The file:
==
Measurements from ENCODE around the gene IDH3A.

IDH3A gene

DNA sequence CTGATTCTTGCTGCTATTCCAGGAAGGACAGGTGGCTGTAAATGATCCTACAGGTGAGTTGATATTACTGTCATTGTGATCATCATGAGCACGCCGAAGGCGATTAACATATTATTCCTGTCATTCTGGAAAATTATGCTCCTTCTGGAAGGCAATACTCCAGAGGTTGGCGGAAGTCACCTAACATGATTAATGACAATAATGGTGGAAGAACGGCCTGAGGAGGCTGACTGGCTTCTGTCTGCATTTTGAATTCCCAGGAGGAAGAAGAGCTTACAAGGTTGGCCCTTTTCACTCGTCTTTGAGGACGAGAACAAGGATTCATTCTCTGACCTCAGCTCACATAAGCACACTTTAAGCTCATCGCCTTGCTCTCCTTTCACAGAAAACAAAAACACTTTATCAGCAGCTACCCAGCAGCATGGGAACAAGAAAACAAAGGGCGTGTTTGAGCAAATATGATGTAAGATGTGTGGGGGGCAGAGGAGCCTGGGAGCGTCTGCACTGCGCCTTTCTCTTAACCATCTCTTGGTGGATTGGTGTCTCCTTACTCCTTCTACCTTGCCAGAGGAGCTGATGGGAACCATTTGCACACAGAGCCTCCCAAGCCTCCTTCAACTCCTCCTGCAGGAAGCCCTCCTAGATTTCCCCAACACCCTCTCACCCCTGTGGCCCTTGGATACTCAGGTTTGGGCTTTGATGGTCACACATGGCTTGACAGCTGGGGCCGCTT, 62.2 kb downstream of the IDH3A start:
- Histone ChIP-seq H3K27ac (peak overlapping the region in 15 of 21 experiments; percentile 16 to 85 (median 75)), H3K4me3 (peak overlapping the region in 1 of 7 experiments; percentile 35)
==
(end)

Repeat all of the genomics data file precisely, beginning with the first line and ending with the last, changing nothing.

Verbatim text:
Measurements from ENCODE around the gene IDH3A.

IDH3A gene

DNA sequence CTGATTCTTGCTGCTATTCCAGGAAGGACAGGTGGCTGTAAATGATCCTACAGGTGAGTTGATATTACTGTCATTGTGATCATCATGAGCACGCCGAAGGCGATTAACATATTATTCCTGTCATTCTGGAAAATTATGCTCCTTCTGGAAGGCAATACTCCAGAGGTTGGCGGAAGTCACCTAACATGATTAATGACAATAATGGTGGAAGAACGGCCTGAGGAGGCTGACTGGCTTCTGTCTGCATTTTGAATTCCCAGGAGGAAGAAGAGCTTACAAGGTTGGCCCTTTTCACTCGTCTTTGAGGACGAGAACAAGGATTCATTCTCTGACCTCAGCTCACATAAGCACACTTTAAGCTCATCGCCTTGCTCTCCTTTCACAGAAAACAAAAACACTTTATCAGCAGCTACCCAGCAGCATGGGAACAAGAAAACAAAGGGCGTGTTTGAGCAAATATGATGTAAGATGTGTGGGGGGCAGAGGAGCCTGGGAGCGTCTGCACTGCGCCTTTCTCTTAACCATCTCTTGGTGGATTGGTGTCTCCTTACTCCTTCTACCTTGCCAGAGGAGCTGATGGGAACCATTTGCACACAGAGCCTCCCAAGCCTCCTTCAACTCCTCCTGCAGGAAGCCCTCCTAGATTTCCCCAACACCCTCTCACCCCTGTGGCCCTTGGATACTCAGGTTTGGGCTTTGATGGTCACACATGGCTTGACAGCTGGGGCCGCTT, 62.2 kb downstream of the IDH3A start:
- Histone ChIP-seq H3K27ac (peak overlapping the region in 15 of 21 experiments; percentile 16 to 85 (median 75)), H3K4me3 (peak overlapping the region in 1 of 7 experiments; percentile 35)